Last Updated on September 27, 2021
In our ISO 27001-as-a-Service practice, the single most common mistake we see with organizations prepping for ISO 27001 certification is starting off with a gap assessment.
At face value, starting with a gap assessment would seem to make sense. It tells you where you are versus where you want to be. Which tells you a lot about timelines, costs, and so on. So why not start there? What’s the problem?
To succinctly share the top 10 mistakes/misconceptions that most frequently come up for organizations prepping for ISO 27001 certification, Pivot Point Security CISO and Managing Partner, John Verry, recorded a special podcast on this critical topic in response to numerous client requests.
Mind the gap… but first mind the scope and risk
John explains that the nature of the ISO 27001 standard is the reason why a gap assessment needs to come later in the process: “ISO 27001 is not prescriptive, so it doesn’t tell you the specifics about the implementation of a control. Each control is implemented in accordance with your risk appetite and appropriate to your context or scope.”
“That’s why ISO 27001 starts with context and with understanding risk,” John continues. “Because that’s the clauses say. So that first clause, Clause 4, is context or scope. That’s about what we’re protecting, why are we protecting it, and what are we protecting it against?”
Questions to define scope and risk
Some of the questions that go into defining the scope and associated risk for your ISO 27001 information security management system (ISMS) include:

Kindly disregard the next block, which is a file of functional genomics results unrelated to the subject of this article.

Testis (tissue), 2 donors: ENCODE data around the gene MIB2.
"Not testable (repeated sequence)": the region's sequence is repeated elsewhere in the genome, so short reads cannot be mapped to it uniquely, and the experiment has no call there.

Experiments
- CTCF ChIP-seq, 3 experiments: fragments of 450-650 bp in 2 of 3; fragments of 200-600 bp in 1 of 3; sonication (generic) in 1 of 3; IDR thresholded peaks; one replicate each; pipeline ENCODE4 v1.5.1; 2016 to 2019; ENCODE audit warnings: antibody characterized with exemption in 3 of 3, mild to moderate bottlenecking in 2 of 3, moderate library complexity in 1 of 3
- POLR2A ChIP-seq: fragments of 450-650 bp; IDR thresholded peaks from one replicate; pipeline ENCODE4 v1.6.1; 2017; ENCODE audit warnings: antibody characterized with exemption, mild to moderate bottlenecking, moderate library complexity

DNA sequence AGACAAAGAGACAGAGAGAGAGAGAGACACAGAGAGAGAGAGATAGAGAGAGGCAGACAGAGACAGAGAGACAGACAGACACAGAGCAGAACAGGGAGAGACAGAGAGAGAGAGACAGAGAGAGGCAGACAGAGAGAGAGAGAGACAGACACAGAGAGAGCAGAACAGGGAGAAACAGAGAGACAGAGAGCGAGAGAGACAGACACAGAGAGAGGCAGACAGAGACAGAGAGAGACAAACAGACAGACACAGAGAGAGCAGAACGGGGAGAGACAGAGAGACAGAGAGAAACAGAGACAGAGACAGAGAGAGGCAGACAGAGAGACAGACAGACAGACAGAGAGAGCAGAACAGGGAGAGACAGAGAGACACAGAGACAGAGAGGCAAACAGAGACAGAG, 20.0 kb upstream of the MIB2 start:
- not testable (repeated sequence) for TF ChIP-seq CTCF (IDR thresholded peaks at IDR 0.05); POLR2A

- What is the information that you’re trying to protect?
- Who are you protecting it for, and what are their expectations for security and privacy?
- What threats do you need to be concerned about?
- What are the laws and regulations that govern the operation of a given type of data (e.g., health care records or credit card payments)?
- What are your client contractual obligations regarding security and privacy?
- Where is your sensitive data stored (on-premises, in the cloud, in SaaS applications, etc.)?
- Who has access to your sensitive data, including employees, vendors, etc.?
Risk defines your controls
“All of that is what we need to understand to properly understand risk,” explains John. “And understanding risk also allows us to optimally define the set of controls that would be necessary to mitigate that risk. Then once we know what those controls should look like, then we can do a gap assessment.”
If your organization is pursuing ISO 27001 certification, you’ll find huge strategic and practical value by listening to the full podcast: EP#62 – John Verry – What People Get Wrong About ISO 27001 Compliance – Pivot Point Security
Looking for some more helpful information around ISO 27001 Certification? Check out this blog post 13 Million Reasons Why You Need to Scope before You Do a Gap Assessment – Pivot Point Security